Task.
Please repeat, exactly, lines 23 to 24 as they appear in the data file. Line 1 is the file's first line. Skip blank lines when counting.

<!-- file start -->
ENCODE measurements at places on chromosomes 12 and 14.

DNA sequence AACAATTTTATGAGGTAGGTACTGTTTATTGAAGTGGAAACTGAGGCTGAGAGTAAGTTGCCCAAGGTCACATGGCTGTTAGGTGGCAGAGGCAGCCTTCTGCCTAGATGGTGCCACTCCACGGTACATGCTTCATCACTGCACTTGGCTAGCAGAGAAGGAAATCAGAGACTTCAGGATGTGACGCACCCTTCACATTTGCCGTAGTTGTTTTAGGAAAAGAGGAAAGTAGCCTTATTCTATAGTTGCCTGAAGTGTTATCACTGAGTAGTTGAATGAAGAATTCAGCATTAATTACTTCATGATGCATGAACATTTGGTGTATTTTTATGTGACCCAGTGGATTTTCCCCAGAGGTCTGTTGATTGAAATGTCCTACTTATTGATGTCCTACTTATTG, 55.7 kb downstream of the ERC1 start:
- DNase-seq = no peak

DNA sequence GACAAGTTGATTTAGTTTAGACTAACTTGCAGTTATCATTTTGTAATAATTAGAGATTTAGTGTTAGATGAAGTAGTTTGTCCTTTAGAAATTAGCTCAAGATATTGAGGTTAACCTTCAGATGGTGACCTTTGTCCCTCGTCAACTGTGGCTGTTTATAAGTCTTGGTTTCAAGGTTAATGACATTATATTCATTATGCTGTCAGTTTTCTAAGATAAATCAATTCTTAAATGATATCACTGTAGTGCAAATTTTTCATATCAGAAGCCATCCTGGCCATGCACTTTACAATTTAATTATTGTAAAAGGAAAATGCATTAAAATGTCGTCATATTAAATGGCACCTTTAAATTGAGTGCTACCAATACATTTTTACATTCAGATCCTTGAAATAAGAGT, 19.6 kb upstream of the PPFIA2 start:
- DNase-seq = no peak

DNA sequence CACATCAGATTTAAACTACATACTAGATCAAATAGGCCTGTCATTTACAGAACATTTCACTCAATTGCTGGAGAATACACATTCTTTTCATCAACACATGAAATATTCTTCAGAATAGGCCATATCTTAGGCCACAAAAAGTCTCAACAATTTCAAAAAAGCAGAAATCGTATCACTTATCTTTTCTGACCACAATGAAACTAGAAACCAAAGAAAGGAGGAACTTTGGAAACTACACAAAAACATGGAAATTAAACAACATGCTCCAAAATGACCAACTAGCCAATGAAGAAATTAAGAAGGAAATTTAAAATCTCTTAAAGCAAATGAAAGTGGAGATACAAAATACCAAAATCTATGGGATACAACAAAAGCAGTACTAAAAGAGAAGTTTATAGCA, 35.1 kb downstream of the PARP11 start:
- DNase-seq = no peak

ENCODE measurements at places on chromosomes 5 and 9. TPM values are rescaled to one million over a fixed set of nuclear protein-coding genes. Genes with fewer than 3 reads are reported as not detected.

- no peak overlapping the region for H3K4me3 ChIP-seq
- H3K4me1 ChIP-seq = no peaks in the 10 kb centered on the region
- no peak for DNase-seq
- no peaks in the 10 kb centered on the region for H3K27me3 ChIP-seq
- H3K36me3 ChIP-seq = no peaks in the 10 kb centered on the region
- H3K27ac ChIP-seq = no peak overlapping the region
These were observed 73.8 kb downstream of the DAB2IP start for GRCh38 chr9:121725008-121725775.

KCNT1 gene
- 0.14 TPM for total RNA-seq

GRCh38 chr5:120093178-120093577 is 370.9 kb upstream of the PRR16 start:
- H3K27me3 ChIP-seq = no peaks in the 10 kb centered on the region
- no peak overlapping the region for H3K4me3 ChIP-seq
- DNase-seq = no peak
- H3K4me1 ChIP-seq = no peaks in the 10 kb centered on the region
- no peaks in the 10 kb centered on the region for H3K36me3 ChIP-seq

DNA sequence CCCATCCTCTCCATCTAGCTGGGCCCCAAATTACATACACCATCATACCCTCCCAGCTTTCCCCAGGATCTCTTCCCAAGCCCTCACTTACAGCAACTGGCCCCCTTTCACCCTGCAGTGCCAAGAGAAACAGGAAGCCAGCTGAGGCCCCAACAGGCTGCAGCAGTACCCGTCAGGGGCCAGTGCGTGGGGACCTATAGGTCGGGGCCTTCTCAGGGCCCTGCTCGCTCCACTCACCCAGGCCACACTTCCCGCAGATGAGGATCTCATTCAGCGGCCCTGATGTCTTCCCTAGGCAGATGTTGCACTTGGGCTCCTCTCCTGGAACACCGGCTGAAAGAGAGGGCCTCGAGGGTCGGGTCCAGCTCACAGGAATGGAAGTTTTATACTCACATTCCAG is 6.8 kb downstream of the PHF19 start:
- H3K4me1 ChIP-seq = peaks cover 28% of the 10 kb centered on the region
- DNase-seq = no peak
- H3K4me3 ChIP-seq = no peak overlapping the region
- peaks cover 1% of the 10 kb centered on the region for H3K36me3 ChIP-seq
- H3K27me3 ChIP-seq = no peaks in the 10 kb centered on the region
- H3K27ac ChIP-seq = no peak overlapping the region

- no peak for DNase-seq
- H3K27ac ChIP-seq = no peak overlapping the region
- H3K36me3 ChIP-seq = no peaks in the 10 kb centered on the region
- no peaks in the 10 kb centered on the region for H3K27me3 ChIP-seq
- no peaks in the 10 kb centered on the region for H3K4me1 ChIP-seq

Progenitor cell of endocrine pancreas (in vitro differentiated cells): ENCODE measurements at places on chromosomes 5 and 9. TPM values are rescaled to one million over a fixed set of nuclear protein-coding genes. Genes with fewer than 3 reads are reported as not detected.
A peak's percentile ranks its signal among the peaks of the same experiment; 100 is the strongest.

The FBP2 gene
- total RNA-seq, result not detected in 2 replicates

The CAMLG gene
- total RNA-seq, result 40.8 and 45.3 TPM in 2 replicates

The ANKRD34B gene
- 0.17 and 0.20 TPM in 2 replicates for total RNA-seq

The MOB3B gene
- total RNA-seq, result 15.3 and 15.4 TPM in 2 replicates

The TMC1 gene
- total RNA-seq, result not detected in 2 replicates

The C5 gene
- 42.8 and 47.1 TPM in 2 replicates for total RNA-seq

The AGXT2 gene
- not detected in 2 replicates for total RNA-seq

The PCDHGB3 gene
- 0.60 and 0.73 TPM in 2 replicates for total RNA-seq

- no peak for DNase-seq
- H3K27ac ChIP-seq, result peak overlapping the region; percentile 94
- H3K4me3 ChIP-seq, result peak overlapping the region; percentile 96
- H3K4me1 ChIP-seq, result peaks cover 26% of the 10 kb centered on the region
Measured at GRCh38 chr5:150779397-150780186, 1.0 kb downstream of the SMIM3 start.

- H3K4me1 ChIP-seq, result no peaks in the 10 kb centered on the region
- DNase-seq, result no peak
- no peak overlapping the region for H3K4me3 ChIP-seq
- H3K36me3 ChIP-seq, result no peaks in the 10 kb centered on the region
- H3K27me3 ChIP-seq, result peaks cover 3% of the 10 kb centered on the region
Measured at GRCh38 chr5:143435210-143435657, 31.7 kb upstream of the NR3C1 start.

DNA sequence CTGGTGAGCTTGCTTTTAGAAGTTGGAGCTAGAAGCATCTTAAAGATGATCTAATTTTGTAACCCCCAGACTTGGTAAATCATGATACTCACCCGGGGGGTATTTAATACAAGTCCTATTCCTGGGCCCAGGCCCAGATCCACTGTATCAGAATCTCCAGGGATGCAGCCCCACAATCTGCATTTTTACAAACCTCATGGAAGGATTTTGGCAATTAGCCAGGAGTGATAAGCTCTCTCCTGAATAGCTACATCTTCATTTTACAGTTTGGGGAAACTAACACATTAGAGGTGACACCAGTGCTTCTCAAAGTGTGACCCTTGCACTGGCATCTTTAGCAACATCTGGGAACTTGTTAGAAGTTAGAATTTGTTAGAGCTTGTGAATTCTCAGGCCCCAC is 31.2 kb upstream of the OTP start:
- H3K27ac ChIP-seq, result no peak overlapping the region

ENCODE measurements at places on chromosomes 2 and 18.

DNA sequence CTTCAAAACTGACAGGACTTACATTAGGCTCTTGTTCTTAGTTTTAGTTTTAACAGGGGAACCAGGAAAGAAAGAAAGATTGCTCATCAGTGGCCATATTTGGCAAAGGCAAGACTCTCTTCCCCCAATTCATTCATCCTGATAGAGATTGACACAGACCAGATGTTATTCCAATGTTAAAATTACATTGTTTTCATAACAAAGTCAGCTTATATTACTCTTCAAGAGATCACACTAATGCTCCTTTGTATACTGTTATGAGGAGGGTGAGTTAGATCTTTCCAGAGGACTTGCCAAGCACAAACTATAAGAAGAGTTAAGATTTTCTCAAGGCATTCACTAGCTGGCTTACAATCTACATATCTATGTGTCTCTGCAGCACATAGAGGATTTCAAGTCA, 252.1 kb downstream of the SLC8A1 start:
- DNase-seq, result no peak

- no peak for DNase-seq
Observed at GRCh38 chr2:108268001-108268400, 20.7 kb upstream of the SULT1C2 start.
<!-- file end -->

- no peaks in the 10 kb centered on the region for H3K36me3 ChIP-seq

DNA sequence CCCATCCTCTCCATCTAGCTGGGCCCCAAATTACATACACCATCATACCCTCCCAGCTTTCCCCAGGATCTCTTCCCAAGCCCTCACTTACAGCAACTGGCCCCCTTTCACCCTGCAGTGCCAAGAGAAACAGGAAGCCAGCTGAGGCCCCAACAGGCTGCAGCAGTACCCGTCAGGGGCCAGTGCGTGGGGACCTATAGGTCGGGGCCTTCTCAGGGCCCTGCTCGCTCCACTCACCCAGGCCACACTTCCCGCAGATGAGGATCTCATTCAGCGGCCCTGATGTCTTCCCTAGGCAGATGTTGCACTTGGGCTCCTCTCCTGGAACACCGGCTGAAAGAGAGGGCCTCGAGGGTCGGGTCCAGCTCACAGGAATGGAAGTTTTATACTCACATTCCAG is 6.8 kb downstream of the PHF19 start: